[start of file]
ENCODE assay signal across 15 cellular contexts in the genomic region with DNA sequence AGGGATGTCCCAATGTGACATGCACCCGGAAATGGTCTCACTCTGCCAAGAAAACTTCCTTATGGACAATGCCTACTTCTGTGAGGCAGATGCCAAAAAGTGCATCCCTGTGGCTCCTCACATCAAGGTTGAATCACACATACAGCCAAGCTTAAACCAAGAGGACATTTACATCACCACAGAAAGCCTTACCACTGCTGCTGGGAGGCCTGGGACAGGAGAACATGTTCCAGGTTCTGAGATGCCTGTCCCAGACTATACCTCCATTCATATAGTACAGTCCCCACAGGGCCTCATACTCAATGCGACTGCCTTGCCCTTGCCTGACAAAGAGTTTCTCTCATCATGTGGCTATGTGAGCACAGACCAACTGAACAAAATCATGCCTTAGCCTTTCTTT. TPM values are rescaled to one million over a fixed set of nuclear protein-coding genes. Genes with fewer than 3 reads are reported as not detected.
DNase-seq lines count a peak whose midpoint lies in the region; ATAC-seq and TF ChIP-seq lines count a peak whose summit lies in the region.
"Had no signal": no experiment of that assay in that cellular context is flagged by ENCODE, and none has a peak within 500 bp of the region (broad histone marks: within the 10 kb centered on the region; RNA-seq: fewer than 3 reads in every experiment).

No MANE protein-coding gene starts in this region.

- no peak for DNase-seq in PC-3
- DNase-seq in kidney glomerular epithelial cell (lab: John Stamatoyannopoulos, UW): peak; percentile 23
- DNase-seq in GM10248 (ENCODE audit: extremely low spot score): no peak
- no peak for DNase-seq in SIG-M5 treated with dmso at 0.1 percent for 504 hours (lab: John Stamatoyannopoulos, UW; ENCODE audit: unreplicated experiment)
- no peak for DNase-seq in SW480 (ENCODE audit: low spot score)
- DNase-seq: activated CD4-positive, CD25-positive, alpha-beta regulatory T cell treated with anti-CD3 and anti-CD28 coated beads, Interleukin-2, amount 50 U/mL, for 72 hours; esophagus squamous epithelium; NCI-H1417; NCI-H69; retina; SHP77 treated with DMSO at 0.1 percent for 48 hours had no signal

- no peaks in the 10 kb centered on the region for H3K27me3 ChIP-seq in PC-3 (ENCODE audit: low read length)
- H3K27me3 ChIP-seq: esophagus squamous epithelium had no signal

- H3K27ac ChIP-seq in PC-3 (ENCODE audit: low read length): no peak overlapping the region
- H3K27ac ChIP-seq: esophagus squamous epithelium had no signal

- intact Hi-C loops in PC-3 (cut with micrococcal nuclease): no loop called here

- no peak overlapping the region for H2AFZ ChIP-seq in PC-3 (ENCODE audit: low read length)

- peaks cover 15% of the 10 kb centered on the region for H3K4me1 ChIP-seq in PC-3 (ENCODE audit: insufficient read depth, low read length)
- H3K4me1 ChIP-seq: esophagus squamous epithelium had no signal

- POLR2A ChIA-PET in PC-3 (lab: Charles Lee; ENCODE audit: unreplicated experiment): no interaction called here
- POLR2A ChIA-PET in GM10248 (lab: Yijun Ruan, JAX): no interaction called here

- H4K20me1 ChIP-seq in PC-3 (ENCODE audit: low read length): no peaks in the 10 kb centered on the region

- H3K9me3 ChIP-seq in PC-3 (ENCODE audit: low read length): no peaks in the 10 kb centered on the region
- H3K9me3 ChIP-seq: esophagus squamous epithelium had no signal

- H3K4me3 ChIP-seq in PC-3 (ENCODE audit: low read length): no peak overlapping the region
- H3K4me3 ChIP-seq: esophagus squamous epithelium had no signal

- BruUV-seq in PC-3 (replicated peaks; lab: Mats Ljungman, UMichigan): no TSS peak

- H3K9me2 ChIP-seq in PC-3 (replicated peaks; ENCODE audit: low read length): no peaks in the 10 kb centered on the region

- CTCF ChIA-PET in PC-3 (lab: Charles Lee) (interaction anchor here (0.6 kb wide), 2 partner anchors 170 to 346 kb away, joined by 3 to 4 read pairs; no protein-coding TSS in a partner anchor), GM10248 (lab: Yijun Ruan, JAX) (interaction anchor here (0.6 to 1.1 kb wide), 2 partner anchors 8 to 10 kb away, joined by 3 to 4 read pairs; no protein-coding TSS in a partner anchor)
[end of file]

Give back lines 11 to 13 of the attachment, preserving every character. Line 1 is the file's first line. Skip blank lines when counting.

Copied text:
- no peaks in the 10 kb centered on the region for H3K27me3 ChIP-seq in PC-3 (ENCODE audit: low read length)
- H3K27me3 ChIP-seq: esophagus squamous epithelium had no signal

- H3K27ac ChIP-seq in PC-3 (ENCODE audit: low read length): no peak overlapping the region